Building a Design Culture of Inclusion

Lia Garvin
Aug 8, 2018 · 4 min read


Design is a discipline centered around building empathy for the user; enabling you to help solve problems they encounter, and improve their lives in a way they never thought possible.

Empathy is about being able to put ourselves in our users’ shoes to anticipate what they might want or need, the obstacles they might face when interacting with a product or service, and helping them achieve their goals using the product or service as seamlessly as possible.


Empathy is not possible without understanding; and understanding is formed by moving past our assumptions, both conscious and unconscious, and making an effort to to actually experience something first hand.


Understanding relies on exposure. We cannot truly understand the contexts, experiences, desires, and challenges of other people if we never come into contact with them, and rely on our assumptions or past experiences to form our opinions.


Exposure helps us to establish meaning. We make sense of the world around us by experiencing others and building meaning around those experiences and interactions.


Once we have gained a sense of meaning from the world around us, the different people, backgrounds, geographies, experiences, it is our responsibility to think from an inclusive lens. How can we create a better world for everyone?


And so you can see that a truly inclusive environment does not come together without thought or deliberate effort, and really takes an exercise in design thinking to bring a great team together.

It starts with having empathy for each other, and the desire to think broadly about how might we come together as a team to solve challenging problems. It takes collaborating on potential solutions, thinking about what you would need to do to get from where your team is today to where you want it to be tomorrow. It takes jumping in and trying out solutions, even if they aren’t perfect, because you can always iterate as you learn.

How we promote inclusion on a team

Research on emotional intelligence and psychological safety tells us that team members who feel included are more engaged and do better work. But this does not only mean hosting happy hours and lunches.

A few areas that really make an impact on inclusion are:

Team composition & representation

  • Recruiting people from a diverse set of backgrounds to represent different experiences and contexts of the world around us
  • Providing all members of the team access to interesting projects and things that can build their career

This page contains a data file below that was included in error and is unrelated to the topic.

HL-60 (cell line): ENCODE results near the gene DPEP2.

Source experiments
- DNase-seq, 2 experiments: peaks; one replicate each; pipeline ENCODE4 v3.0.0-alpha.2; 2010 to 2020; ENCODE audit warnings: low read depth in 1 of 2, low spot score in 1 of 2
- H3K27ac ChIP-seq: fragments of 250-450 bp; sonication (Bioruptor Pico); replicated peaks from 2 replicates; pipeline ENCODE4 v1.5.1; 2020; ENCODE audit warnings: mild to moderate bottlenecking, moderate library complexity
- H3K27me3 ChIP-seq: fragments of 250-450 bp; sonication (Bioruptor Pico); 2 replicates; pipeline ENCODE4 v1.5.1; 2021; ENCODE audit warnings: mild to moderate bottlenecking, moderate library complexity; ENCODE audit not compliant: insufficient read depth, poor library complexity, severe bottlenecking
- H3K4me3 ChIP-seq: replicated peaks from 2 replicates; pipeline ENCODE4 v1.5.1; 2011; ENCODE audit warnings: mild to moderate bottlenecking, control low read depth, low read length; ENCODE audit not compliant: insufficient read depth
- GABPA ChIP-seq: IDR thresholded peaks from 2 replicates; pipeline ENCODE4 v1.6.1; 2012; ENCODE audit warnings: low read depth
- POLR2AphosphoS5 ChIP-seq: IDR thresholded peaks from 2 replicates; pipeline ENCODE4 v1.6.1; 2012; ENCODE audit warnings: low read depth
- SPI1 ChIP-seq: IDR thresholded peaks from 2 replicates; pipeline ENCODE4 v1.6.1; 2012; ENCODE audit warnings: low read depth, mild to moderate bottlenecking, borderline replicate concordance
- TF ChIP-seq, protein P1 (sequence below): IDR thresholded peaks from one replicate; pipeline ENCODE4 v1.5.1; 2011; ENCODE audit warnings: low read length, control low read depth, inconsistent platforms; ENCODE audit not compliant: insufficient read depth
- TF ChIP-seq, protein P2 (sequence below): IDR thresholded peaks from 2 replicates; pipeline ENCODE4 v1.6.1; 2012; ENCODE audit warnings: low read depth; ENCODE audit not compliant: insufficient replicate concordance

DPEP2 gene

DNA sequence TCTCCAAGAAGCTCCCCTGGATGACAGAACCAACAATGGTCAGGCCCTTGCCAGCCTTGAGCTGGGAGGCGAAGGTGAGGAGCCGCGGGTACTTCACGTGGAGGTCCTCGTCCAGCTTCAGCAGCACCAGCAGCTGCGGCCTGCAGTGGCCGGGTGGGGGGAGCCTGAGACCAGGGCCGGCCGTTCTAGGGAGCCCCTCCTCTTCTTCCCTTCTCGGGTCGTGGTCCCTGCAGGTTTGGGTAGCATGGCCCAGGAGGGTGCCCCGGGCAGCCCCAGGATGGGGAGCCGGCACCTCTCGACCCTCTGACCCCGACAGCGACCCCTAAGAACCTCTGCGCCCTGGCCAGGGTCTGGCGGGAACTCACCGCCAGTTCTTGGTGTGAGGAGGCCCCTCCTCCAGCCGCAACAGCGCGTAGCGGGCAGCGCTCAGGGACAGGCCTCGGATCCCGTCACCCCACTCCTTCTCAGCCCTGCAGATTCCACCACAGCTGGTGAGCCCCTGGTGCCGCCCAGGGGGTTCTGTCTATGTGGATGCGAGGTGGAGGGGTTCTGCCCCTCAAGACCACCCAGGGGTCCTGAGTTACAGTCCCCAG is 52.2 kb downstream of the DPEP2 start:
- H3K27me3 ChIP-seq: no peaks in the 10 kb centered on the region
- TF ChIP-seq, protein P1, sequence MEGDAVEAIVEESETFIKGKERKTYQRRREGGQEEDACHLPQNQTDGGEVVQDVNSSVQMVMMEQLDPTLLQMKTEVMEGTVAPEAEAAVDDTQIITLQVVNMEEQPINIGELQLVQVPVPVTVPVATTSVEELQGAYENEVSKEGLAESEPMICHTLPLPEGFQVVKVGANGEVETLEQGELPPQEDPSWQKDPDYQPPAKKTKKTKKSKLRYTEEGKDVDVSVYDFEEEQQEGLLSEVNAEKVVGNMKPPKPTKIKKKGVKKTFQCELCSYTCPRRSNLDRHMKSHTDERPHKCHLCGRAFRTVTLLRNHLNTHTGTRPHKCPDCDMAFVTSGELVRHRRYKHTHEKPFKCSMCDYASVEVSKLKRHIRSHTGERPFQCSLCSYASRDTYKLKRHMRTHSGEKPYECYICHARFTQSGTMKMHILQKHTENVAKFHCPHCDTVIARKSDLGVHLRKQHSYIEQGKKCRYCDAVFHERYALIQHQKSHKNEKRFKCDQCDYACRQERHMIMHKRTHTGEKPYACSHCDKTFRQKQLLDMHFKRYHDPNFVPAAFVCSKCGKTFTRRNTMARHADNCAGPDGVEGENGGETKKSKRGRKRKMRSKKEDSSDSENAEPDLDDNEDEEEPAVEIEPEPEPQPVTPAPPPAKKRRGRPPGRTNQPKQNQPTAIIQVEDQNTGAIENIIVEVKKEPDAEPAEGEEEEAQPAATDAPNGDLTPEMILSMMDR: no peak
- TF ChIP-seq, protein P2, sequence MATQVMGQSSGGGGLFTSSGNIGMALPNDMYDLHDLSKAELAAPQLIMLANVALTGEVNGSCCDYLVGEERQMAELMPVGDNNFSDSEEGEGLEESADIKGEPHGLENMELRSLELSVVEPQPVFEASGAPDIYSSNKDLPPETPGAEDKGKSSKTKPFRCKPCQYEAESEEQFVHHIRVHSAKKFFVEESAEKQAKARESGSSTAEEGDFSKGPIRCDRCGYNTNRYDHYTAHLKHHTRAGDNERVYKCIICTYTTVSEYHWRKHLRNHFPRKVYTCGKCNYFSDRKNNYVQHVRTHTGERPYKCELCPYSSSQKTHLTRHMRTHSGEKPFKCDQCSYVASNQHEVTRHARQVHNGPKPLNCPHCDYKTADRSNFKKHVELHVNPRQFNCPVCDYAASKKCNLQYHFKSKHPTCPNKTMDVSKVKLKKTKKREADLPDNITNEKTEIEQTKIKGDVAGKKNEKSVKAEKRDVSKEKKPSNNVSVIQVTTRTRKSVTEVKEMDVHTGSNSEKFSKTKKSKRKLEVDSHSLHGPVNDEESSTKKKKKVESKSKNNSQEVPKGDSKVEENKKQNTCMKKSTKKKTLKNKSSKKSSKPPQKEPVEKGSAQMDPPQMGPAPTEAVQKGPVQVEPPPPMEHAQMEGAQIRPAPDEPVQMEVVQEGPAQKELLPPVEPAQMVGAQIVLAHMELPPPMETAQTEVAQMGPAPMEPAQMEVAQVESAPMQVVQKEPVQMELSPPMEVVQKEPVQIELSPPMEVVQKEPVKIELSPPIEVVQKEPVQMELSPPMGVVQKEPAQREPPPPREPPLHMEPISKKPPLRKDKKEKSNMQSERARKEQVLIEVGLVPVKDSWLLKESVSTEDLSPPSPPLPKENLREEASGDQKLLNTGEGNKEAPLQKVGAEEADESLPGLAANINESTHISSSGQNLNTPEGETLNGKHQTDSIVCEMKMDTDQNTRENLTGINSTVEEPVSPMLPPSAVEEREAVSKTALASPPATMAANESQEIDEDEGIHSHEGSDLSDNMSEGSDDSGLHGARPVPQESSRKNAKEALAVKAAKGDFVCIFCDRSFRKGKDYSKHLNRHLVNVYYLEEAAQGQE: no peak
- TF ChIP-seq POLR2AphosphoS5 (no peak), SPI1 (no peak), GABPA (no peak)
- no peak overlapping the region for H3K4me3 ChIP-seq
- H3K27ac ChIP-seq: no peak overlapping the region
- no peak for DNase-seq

• Ensuring some of the work on the team is not valued as A team vs B team work (ex: visual design vs. production design)

Establish psychological safety

  • Actively listening when people raise concerns or contribute ideas
  • Making sure people’s opinions are heard across the team
  • Soliciting feedback across the team

Open and transparent communication

  • Transparency in decision making
  • Openness on where you are with a team strategy, hiring, team direction
  • Ensuring people’s roles are defined, even when there is overlap so that people can establish their sense of purpose

And the risks of not being inclusive?

We don’t need research to tell us what happens when we don’t see inclusion as a value on a team, we’ve all seen it:

  • Apathy towards the product and the users
  • Disengagement from the team
  • Attrition — people leaving the team at higher rates
  • Negative team culture
  • Us vs. them mentality between team members or team vs. another team in the company (ex. design vs. pm, design vs. eng)
  • Suffering of work quality

People make products

Remember — we are talking about people here, people designing and creating experiences for other people. There is no shortcut to establishing a positive team culture, and no way to be effective for the long haul without it.

When there are seams in a team and organization, they show up to the user — they break the experience, they make things confusing — the user suffers from our inability to build a positive environment.

But when we do remember, we can solve problems and build solutions that we never thought possible. Let’s think bigger and broader as we hire — to bringing in people who look and think differently than us, who represent other aspects of the world we might not have exposure to, who came from different schools or industries or backgrounds that will bring unique and innovative perspectives to how we solve problems. Let’s include everyone in the meaningful work, and give each other opportunities that allow us to grow and extend our reach. Let’s listen.

Lia Garvin

Written by

Sr Operations Manager @Google AR/VR. Passion for organizing groups into inclusive, happy, and effective teams. Previously at Apple & Microsoft.

Google Design

Stories by Googlers on the practice of design. For editorial content and more visit

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